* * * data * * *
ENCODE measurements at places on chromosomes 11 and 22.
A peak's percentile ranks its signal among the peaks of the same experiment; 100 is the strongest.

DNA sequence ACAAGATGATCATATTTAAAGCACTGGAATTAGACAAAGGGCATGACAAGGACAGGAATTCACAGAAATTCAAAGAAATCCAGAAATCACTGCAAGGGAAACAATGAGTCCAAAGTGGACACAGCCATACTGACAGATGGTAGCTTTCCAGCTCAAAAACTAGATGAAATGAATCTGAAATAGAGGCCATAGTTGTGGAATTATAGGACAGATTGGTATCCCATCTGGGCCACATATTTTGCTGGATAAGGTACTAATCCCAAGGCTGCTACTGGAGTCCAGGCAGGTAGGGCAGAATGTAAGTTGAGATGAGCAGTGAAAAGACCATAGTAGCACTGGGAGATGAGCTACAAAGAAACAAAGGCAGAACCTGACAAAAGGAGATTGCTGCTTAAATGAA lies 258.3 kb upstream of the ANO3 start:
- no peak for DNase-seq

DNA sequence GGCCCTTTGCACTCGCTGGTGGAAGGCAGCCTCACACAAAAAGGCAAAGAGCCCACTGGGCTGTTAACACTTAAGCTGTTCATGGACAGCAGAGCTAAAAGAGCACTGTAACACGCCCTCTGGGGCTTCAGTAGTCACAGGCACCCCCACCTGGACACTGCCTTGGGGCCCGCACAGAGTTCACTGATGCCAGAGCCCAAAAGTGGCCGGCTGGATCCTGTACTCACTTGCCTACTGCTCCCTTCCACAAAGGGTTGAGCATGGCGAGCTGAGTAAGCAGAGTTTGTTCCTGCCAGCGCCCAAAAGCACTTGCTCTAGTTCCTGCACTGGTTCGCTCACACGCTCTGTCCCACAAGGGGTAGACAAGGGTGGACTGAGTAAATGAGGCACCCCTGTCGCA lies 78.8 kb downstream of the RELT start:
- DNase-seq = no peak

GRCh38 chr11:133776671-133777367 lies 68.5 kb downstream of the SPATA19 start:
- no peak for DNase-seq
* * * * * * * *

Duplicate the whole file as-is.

ENCODE measurements at places on chromosomes 11 and 22.
A peak's percentile ranks its signal among the peaks of the same experiment; 100 is the strongest.

DNA sequence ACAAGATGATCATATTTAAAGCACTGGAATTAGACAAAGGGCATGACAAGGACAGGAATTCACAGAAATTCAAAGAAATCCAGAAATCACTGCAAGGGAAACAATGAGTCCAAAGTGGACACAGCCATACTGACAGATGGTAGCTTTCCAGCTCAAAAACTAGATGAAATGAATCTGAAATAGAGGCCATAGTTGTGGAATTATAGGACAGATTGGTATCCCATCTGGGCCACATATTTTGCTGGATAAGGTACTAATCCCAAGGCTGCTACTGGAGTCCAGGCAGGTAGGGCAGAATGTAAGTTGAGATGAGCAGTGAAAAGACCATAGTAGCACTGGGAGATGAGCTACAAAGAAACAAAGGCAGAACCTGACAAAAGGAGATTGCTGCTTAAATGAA lies 258.3 kb upstream of the ANO3 start:
- no peak for DNase-seq

DNA sequence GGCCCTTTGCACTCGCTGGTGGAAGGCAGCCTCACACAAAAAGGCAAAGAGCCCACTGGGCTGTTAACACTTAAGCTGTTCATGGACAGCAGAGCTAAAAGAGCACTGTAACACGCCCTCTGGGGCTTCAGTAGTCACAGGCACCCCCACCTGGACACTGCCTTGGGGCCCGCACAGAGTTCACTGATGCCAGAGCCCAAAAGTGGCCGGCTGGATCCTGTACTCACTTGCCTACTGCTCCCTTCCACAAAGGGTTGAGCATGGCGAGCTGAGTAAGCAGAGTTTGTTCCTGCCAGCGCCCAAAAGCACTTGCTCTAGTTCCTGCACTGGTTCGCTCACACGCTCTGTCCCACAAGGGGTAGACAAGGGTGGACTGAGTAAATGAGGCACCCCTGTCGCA lies 78.8 kb downstream of the RELT start:
- DNase-seq = no peak

GRCh38 chr11:133776671-133777367 lies 68.5 kb downstream of the SPATA19 start:
- no peak for DNase-seq